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Neuroimage. 2014 Oct 1;99:50-8. doi: 10.1016/j.neuroimage.2014.05.022. Epub 2014 May 17.

Off-line consolidation of motor sequence learning results in greater integration within a cortico-striatal functional network.

Author information

1
Functional Neuroimaging Unit, Centre de recherche de l'institut gériatrique de l'université de Montréal, Québec, Canada; Department of Psychology, University of Montreal, Québec, Canada.
2
Functional Neuroimaging Unit, Centre de recherche de l'institut gériatrique de l'université de Montréal, Québec, Canada; Centre d'étude du sommeil et des rythmes biologiques, Hôpital du Sacré-Cœur de Montréal, Québec, Canada; Department of Psychology, University of Montreal, Québec, Canada.
3
Functional Neuroimaging Unit, Centre de recherche de l'institut gériatrique de l'université de Montréal, Québec, Canada; Unité Mixte de Recherche-S 678, INSERM/University, Paris VI, Centre Hospitalier Universitaire Pitié-Salpêtrière, Paris, France.
4
Functional Neuroimaging Unit, Centre de recherche de l'institut gériatrique de l'université de Montréal, Québec, Canada.
5
Laboratory for Functional Brain Imaging and Learning Research, The Brain-Behavior Center, University of Haifa, Haifa, Israel.
6
Laboratory of Brain and Cognition, NIMH, NIH, Bethesda, MD, USA.
7
Unité Mixte de Recherche-S 678, INSERM/University, Paris VI, Centre Hospitalier Universitaire Pitié-Salpêtrière, Paris, France.
8
Functional Neuroimaging Unit, Centre de recherche de l'institut gériatrique de l'université de Montréal, Québec, Canada; Department of Psychology, University of Montreal, Québec, Canada; Unité Mixte de Recherche-S 678, INSERM/University, Paris VI, Centre Hospitalier Universitaire Pitié-Salpêtrière, Paris, France. Electronic address: julien.doyon@umontreal.ca.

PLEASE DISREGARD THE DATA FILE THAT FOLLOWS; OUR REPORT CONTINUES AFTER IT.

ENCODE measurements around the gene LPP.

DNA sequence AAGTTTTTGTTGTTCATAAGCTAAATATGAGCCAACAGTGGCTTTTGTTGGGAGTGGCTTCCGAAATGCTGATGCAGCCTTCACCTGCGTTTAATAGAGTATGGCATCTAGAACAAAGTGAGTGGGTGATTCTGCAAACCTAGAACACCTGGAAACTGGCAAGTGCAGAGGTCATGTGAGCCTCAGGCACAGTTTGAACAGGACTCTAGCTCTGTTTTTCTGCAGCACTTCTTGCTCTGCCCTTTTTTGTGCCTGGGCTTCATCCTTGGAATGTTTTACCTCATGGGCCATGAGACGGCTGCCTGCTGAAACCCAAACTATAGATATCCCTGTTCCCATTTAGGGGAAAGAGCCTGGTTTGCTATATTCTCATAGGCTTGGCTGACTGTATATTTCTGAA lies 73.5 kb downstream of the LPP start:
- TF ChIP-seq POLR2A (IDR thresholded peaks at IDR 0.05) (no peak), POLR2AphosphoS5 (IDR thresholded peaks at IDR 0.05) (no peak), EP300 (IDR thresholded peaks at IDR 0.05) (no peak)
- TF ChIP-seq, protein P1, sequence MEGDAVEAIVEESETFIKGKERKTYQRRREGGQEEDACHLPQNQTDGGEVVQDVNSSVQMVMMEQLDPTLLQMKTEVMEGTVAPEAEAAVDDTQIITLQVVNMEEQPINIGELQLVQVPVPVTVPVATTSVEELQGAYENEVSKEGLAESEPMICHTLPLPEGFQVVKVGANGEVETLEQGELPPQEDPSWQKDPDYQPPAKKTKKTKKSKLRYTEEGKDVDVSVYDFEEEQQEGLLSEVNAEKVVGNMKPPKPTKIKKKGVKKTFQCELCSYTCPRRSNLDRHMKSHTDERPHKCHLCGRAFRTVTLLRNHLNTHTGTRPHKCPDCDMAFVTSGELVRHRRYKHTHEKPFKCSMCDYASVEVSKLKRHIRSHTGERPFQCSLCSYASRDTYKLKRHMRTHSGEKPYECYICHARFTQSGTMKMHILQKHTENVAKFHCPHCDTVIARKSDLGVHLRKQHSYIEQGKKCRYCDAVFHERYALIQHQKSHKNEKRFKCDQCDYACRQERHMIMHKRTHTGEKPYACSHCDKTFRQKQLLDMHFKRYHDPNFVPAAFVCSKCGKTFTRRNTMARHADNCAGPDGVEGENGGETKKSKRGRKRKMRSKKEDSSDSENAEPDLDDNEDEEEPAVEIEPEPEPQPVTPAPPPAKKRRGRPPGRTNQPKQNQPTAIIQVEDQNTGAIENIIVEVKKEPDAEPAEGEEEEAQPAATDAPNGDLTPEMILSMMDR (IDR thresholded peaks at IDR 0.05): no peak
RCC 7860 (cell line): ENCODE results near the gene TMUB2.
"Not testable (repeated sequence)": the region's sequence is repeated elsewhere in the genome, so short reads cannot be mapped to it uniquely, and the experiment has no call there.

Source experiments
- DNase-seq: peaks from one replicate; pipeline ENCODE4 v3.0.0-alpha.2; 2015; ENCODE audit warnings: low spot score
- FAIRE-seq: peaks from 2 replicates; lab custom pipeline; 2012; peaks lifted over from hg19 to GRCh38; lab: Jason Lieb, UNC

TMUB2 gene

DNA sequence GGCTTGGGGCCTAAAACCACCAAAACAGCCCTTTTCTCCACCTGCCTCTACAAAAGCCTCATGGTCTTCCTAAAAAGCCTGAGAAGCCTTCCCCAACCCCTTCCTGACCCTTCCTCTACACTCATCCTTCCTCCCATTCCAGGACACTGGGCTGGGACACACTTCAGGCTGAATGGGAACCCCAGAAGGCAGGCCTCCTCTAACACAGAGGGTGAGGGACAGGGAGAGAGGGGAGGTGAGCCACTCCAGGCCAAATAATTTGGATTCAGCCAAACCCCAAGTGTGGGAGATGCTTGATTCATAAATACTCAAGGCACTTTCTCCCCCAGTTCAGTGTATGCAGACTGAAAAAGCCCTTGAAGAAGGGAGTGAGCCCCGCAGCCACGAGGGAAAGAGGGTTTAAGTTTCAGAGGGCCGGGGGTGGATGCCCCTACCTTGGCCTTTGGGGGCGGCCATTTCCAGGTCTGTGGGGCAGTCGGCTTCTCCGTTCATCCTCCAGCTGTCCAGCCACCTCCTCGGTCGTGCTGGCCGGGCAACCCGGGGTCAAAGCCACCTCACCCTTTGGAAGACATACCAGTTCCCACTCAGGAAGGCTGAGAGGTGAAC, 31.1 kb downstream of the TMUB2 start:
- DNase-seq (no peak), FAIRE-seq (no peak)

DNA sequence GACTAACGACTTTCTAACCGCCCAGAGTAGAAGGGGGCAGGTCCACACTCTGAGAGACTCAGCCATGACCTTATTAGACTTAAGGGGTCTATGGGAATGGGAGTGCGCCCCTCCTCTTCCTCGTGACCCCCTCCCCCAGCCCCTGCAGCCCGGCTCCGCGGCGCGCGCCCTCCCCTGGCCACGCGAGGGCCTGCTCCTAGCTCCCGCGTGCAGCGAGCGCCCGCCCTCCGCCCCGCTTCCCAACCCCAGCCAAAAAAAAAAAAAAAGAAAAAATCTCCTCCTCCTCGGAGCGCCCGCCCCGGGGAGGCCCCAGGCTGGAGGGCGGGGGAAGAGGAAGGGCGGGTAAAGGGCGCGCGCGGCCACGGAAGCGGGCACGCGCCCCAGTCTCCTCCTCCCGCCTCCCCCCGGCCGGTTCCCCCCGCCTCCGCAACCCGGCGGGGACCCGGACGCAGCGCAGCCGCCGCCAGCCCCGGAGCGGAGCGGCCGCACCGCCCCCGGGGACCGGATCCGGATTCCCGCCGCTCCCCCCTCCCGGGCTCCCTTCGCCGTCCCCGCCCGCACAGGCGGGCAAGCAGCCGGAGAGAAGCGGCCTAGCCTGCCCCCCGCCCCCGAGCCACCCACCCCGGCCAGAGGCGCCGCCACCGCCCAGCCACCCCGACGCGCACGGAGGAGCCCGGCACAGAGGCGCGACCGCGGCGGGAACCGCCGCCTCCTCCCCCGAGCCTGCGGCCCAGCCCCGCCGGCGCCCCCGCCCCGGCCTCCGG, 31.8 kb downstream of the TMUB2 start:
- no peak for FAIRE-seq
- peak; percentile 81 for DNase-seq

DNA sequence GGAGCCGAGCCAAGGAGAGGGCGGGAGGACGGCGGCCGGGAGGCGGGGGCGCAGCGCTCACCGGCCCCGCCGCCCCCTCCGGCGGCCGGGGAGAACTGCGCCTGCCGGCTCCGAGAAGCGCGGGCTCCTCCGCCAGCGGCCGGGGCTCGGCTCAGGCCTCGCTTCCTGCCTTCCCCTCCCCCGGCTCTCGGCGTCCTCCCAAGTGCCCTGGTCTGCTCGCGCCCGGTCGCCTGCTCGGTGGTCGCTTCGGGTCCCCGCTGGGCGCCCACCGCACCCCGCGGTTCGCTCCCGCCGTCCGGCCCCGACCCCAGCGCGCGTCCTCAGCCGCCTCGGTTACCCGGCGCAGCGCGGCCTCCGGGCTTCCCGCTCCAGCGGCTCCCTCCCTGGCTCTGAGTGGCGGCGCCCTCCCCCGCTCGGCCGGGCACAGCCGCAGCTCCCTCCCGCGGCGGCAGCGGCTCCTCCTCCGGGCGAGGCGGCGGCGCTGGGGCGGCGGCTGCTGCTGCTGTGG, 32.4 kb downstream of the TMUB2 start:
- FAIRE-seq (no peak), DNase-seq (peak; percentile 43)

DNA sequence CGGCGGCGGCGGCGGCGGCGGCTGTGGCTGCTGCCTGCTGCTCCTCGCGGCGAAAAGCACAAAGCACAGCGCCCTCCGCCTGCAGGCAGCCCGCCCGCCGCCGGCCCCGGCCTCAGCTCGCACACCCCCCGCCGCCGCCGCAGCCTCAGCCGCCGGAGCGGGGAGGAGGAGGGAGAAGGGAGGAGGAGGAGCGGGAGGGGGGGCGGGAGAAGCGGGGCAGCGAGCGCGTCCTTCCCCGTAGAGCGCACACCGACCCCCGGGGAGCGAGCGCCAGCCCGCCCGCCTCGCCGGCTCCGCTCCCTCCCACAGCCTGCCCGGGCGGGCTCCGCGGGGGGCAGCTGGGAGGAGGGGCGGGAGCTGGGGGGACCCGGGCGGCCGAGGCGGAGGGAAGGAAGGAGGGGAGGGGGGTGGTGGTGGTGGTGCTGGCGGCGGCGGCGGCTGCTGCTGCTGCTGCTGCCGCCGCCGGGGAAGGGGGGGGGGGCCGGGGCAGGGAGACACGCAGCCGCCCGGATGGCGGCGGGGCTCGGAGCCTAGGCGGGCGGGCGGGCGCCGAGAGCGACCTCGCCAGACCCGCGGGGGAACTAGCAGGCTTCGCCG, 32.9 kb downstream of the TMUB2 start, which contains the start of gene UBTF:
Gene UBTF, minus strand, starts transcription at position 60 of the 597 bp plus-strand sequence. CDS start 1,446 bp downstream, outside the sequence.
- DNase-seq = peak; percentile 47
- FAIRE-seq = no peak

Abstract

The consolidation of motor sequence learning is known to depend on sleep. Work in our laboratory and others have shown that the striatum is associated with this off-line consolidation process. In this study, we aimed to quantify the sleep-dependent dynamic changes occurring at the network level using a measure of functional integration. We directly compared changes in connectivity before and after sleep or the simple passage of daytime. As predicted, the results revealed greater integration within the cortico-striatal network after sleep, but not an equivalent daytime period. Importantly, a similar pattern of results was also observed using a data-driven approach; the increase in integration being specific to a cortico-striatal network, but not to other known functional networks. These findings reveal, for the first time, a new signature of motor sequence consolidation: a greater between-regions interaction within the cortico-striatal system.

KEYWORDS:

Consolidation; Functional connectivity; Motor learning; Networks; Sleep; fMRI

[Indexed for MEDLINE]

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